The Telegraph wrote “With its bittersweet palette of major and minor chords, Vincent’s soothing melody is one of high emotion recollected in tranquillity”. Allmusic retrospectively described the song as ” McLean’s paean to Van Gogh… sympathiz[ing] with Van Gogh’s suicide as a sane comment on an insane world. ” The site also said McLean performs “a particularly poignant rendition of “Vincent” ” on the live album Starry Starry Night.

Song interpretation (wikipedia)

The song clearly demonstrates a deep-seated admiration for not only the work of Van Gogh, but also for the man himself. The song includes references to his landscape works, in lines such as “sketch the trees and the daffodils” and “morning fields of amber grain” which describe the amber wheat that features in several paintings. There are also several lines that may allude to Van Gogh’s self-portraits: perhaps in “weathered faces lined in pain / are soothed beneath the artist’s loving hand”, McLean is suggesting that Van Gogh may have found some sort of consolation in creating portraits of himself. However, this line may also refer to Van Gogh’s painting “The Potato Eaters”, which depicts a hard-working Dutch farming family sitting in semi-darkness and eating their meager meal. There is, too, a single line describing Van Gogh’s most famous set of works, Sunflowers. “flaming flowers that brightly blaze” not only draws on the luminous orange and yellow colours of the painting, but also creates powerful images of the sun itself, flaming and blazing, being contained within the flowers and the painting.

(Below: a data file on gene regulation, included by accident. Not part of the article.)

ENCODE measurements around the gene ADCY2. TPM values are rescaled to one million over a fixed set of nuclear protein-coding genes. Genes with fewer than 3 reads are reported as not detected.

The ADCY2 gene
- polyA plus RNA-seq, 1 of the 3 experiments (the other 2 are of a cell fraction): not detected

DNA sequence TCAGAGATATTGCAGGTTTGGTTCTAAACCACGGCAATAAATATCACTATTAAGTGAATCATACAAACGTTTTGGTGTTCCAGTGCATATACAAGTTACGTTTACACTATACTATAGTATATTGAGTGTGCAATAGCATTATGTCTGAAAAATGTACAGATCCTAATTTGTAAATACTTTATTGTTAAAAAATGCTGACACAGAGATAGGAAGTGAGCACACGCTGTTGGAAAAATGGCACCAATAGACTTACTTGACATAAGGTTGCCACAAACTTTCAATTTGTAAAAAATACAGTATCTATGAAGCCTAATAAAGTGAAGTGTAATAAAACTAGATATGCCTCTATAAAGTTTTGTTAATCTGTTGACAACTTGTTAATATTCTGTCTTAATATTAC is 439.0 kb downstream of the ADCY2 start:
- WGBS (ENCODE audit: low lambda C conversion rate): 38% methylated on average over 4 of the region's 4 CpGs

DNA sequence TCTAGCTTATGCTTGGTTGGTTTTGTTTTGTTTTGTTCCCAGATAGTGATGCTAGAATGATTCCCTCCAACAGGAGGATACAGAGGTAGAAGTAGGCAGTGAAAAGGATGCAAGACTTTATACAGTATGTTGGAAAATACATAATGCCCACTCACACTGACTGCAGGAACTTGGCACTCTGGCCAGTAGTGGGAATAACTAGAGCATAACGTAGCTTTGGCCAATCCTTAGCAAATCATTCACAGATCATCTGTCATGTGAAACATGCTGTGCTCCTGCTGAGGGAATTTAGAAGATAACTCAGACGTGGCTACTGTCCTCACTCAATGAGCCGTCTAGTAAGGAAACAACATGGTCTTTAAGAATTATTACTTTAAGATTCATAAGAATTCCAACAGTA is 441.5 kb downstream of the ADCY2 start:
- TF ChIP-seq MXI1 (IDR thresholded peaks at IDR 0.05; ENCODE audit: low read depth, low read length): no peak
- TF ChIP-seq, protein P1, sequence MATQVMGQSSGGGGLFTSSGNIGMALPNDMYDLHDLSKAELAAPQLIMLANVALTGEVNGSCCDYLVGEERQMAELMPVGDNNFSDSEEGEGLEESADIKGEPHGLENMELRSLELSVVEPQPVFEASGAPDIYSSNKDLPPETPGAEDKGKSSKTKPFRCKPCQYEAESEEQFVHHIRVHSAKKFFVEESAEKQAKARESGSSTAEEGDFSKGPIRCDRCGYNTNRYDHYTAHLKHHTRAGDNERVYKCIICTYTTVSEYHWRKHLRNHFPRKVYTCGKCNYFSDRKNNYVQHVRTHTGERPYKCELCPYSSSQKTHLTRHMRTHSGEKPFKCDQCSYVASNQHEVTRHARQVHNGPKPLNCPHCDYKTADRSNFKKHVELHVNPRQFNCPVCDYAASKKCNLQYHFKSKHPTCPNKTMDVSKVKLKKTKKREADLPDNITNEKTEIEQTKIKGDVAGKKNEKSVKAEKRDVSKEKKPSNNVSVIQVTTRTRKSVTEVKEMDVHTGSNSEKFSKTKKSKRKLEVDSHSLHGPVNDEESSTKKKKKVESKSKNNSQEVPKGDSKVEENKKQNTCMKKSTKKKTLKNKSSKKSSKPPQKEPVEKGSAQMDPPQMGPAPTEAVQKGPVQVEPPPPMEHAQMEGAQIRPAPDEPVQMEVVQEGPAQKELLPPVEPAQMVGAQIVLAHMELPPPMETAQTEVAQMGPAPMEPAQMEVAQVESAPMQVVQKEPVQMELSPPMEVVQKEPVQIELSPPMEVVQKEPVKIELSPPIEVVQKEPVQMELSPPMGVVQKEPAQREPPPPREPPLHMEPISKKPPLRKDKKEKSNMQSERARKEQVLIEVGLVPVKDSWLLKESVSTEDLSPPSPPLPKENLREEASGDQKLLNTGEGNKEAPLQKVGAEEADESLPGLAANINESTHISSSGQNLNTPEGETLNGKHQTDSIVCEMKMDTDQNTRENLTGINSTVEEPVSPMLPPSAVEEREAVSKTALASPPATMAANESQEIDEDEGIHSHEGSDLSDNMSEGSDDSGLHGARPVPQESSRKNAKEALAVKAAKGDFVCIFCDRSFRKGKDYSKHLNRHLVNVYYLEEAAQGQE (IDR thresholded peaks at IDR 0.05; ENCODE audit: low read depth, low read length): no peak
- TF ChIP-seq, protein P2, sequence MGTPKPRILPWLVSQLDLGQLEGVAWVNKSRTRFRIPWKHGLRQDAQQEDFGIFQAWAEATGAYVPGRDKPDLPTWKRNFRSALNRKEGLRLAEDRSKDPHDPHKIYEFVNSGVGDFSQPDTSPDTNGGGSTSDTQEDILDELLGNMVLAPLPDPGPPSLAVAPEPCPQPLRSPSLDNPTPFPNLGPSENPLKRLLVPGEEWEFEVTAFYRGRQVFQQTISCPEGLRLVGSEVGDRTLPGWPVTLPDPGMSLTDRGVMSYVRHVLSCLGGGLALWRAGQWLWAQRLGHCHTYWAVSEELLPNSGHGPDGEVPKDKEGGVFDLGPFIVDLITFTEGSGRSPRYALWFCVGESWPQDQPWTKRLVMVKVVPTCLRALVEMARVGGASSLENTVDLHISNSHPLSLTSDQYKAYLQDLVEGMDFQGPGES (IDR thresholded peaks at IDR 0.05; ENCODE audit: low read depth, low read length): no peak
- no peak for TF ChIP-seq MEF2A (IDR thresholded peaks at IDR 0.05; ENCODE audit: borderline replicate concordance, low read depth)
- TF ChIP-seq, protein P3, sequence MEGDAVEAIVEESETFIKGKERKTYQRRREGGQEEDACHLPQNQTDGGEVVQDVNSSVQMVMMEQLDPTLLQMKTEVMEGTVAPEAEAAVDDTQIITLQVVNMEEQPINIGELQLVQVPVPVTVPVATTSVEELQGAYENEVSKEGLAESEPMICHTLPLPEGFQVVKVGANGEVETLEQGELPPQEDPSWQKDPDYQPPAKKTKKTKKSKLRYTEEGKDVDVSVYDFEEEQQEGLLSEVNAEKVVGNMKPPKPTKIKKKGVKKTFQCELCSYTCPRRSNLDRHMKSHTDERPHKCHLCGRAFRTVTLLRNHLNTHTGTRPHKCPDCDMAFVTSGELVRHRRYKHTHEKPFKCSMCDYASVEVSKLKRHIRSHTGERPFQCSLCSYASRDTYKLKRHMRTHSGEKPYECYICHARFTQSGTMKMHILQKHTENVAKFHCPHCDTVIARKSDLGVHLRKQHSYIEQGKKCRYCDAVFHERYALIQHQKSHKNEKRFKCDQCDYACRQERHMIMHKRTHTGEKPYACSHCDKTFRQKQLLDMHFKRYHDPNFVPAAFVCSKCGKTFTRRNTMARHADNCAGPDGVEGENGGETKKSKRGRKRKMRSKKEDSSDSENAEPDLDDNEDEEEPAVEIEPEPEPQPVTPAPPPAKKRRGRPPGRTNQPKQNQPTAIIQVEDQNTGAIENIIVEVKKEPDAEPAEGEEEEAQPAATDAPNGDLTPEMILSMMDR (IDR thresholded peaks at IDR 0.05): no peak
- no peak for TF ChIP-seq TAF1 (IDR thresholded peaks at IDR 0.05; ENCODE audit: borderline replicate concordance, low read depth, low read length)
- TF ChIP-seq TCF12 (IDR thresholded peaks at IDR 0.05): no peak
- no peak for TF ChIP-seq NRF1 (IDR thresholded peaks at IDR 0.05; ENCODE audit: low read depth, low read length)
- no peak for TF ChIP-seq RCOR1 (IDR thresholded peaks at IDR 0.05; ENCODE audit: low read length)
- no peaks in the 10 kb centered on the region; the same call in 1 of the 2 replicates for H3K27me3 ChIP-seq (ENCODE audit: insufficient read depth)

In the first two choruses, McLean pays tribute to Van Gogh by reflecting on his lack of recognition: “They would not listen / they did not know how / perhaps they’ll listen now.” In the final chorus, McLean says “They would not listen / they’re not listening still / perhaps they never will.” This is the story of Van Gogh: unrecognised as an artist until after his death. The lyrics suggest that Van Gogh was trying to “set [people] free” with the message in his work. McLean feels that this message was made clear to him: “And now I understand what you tried to say to me,” he sings. Perhaps it is this eventual understanding that inspired McLean to write the song.

There are also references to Van Gogh’s sanity and his suicide. Throughout his life, Van Gogh was plagued with mental disorders, particularly depression. He “suffered for [his] sanity” and eventually “took [his] life as lovers often do.”